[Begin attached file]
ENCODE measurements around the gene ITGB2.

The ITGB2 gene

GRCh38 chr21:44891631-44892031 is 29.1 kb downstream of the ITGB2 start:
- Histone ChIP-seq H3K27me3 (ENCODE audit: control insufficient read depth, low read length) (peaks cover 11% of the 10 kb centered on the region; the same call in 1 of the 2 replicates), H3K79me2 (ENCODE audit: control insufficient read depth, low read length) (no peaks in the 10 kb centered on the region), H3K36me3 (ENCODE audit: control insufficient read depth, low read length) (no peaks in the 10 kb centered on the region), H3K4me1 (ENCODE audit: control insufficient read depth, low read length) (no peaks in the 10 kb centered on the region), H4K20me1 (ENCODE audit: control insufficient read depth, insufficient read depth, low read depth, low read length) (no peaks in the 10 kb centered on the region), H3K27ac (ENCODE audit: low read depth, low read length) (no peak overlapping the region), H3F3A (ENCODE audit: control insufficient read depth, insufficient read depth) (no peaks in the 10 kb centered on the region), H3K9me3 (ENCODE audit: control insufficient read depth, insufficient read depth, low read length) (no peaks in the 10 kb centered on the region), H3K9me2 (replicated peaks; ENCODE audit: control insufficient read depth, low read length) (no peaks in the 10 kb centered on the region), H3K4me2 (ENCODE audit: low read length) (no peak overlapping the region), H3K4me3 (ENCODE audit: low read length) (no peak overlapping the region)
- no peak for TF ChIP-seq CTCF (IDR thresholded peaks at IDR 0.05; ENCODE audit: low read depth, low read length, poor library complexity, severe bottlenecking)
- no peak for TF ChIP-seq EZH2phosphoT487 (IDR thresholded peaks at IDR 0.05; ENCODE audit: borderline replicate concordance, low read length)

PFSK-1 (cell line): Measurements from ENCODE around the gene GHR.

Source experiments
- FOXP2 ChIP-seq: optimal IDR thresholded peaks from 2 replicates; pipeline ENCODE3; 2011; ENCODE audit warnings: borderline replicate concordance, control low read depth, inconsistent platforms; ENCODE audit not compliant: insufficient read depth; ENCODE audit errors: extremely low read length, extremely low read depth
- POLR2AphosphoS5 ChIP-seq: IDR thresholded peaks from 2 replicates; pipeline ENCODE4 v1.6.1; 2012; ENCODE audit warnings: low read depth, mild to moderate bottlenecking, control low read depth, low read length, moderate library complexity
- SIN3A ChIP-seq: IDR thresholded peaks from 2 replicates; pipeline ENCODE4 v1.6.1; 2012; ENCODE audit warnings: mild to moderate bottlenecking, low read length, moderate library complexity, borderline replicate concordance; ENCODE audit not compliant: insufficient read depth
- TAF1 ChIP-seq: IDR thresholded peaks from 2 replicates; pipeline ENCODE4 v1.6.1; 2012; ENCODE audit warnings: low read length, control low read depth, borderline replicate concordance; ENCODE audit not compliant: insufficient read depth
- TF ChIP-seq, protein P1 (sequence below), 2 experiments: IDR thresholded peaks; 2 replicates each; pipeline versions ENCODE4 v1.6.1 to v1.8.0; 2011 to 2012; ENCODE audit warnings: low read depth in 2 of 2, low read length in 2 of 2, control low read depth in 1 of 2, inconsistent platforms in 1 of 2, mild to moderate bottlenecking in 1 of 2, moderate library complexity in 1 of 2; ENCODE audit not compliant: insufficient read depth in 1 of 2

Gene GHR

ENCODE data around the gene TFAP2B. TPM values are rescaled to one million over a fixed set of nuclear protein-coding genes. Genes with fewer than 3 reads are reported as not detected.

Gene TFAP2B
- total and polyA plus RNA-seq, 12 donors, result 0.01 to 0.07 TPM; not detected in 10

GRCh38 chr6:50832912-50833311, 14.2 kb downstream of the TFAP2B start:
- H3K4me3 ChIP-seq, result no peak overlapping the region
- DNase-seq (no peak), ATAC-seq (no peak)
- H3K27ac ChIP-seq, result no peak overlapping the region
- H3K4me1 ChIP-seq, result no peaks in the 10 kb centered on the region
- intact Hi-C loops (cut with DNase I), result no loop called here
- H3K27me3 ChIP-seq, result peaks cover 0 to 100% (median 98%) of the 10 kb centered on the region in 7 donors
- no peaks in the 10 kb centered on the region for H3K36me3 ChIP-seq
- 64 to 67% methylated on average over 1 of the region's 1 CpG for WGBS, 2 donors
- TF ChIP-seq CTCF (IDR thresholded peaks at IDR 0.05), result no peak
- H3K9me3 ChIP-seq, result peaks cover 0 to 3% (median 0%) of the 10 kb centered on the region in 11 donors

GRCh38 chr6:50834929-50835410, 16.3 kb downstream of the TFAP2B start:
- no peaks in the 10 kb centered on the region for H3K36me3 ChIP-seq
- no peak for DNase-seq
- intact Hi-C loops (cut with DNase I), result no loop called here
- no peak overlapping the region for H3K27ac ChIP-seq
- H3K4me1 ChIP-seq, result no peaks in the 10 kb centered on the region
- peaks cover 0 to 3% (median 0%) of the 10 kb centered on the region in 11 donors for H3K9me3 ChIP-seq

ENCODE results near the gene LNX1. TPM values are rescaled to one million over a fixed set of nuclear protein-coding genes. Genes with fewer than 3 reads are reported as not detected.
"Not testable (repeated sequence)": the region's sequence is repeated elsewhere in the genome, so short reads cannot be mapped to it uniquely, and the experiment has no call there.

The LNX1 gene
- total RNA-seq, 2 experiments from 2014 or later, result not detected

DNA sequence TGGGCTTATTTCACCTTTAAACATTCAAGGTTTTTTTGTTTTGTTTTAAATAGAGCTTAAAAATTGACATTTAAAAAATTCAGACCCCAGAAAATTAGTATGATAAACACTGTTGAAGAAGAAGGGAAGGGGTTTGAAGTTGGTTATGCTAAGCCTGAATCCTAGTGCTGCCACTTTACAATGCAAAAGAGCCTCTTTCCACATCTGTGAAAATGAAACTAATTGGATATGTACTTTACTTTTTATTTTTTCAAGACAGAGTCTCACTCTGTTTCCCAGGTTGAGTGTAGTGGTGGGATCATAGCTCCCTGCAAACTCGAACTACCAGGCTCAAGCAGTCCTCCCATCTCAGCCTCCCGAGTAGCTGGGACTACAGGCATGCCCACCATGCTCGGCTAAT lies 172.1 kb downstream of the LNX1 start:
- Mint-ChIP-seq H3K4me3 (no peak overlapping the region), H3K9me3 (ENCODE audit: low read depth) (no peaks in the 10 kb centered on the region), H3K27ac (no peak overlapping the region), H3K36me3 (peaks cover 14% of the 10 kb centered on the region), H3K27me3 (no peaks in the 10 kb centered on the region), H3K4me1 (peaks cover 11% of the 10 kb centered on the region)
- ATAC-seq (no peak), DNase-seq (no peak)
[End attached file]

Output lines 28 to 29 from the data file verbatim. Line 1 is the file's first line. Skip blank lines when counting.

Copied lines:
- H3K9me3 ChIP-seq, result peaks cover 0 to 3% (median 0%) of the 10 kb centered on the region in 11 donors

GRCh38 chr6:50834929-50835410, 16.3 kb downstream of the TFAP2B start: